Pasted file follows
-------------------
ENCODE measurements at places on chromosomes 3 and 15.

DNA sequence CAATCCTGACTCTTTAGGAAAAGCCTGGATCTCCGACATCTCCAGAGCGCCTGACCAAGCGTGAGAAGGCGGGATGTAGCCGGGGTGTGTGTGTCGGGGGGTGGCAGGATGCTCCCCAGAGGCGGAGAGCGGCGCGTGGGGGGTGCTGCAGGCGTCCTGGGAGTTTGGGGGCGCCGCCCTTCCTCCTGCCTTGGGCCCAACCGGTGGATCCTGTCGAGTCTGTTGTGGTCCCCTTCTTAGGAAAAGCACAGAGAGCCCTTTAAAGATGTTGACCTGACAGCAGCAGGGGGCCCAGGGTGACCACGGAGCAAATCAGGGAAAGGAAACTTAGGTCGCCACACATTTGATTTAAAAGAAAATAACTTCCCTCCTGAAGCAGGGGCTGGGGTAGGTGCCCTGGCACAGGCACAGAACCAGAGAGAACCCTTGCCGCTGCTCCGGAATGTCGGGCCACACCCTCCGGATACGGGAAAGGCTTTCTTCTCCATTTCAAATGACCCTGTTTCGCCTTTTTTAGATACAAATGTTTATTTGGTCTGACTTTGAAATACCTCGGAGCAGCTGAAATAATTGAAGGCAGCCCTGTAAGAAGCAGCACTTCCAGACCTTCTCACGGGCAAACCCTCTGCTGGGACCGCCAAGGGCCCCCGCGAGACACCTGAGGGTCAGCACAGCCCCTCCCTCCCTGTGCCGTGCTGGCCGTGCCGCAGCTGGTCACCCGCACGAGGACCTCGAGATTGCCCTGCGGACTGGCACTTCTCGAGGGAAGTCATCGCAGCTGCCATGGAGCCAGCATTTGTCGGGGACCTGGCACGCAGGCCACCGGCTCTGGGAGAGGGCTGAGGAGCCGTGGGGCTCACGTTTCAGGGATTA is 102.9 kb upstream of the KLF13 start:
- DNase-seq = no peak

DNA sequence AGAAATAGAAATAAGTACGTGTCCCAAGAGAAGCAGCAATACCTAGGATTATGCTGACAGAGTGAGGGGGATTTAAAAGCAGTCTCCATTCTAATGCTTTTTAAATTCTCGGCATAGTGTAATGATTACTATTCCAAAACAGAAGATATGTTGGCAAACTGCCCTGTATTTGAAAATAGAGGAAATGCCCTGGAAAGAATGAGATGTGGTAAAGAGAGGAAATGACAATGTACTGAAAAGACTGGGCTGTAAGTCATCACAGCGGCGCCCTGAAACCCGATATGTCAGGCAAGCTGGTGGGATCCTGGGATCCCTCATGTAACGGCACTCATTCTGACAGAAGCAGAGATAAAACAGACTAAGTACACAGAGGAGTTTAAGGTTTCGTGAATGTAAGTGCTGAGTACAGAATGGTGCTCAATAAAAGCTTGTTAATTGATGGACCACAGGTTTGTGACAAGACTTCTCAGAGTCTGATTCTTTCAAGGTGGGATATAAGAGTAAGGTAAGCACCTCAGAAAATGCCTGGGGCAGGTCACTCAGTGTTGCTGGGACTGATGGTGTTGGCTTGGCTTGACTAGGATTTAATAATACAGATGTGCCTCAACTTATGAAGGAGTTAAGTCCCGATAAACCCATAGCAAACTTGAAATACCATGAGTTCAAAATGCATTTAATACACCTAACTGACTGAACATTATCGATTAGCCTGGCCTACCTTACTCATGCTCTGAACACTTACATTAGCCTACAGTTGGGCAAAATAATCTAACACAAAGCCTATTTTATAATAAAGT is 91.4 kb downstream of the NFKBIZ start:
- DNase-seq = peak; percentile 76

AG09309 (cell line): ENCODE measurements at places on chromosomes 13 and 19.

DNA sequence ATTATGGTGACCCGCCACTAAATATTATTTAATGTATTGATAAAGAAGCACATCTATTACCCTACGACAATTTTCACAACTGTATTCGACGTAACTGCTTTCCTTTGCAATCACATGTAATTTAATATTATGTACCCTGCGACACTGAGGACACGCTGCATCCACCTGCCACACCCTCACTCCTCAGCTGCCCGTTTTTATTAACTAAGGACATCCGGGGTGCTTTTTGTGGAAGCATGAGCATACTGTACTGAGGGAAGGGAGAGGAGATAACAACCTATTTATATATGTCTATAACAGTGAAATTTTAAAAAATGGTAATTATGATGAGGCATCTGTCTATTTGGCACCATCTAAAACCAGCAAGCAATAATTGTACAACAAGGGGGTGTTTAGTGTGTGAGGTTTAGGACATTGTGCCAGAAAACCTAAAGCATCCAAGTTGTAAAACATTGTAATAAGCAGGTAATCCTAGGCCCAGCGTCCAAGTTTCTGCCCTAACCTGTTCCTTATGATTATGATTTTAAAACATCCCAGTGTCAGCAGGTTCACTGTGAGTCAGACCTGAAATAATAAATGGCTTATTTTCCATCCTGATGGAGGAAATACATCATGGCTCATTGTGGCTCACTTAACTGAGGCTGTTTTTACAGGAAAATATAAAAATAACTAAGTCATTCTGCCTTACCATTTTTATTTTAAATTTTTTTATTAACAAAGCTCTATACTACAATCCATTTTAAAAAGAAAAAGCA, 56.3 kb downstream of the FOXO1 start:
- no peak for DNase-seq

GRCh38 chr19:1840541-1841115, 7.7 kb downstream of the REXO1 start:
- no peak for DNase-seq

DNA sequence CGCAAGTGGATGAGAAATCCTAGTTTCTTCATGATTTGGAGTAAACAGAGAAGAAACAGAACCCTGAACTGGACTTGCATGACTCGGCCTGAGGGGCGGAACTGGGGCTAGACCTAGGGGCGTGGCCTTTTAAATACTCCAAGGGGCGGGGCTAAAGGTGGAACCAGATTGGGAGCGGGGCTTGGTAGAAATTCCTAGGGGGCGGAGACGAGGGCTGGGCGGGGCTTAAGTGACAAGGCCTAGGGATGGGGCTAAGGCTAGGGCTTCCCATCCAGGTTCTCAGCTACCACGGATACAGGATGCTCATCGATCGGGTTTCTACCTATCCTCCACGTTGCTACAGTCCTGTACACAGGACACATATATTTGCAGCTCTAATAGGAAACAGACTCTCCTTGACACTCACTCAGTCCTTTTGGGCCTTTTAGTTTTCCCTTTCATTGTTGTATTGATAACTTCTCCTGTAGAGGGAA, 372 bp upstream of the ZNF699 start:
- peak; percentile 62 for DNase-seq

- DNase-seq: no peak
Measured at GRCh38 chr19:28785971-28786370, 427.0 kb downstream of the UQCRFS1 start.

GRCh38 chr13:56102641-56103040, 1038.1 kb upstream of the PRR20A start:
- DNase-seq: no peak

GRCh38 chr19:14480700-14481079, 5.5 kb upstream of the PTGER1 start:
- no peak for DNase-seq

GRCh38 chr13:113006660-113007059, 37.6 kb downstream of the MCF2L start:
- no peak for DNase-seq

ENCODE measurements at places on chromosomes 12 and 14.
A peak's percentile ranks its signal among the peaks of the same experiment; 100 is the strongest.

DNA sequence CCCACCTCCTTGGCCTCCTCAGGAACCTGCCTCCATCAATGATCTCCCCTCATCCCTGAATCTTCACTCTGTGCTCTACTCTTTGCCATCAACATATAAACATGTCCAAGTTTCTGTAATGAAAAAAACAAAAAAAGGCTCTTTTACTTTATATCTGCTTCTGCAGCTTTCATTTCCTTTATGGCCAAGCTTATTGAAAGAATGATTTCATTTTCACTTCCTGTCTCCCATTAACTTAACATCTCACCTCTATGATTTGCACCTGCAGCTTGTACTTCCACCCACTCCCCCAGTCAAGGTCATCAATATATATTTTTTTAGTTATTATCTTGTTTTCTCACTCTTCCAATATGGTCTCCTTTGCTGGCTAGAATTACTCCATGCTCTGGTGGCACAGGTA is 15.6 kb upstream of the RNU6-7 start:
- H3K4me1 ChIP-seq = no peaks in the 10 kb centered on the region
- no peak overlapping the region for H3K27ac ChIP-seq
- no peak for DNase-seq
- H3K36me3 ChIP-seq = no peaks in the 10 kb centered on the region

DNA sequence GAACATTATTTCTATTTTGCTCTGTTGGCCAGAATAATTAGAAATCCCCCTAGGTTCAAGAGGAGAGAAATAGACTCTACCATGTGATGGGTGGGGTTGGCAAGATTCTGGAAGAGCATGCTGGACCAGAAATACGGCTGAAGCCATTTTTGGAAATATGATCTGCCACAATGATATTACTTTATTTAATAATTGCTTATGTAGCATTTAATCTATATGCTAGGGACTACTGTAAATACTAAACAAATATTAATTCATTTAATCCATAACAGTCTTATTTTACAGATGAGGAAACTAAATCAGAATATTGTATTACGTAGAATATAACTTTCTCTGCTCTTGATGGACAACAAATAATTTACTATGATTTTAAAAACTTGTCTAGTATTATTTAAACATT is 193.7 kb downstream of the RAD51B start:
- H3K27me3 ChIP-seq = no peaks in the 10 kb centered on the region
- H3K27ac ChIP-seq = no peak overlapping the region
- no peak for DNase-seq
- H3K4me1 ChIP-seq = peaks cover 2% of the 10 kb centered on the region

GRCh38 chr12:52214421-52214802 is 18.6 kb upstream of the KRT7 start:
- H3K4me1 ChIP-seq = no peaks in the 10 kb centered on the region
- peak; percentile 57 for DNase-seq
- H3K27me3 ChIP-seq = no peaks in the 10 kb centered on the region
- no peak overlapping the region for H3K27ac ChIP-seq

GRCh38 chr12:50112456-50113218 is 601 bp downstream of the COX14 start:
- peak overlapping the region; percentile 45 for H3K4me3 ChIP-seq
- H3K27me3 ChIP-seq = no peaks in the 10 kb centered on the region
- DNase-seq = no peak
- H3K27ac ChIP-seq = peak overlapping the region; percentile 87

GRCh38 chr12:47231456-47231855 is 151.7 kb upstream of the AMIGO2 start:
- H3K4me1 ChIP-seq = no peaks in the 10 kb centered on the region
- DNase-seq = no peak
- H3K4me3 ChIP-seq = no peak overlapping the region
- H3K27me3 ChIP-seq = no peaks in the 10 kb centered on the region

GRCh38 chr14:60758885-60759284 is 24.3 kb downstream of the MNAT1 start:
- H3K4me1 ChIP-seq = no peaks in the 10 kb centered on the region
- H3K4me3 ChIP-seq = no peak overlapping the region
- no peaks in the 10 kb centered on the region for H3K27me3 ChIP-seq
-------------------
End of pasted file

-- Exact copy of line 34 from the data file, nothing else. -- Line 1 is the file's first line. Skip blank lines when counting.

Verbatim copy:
- H3K4me1 ChIP-seq = no peaks in the 10 kb centered on the region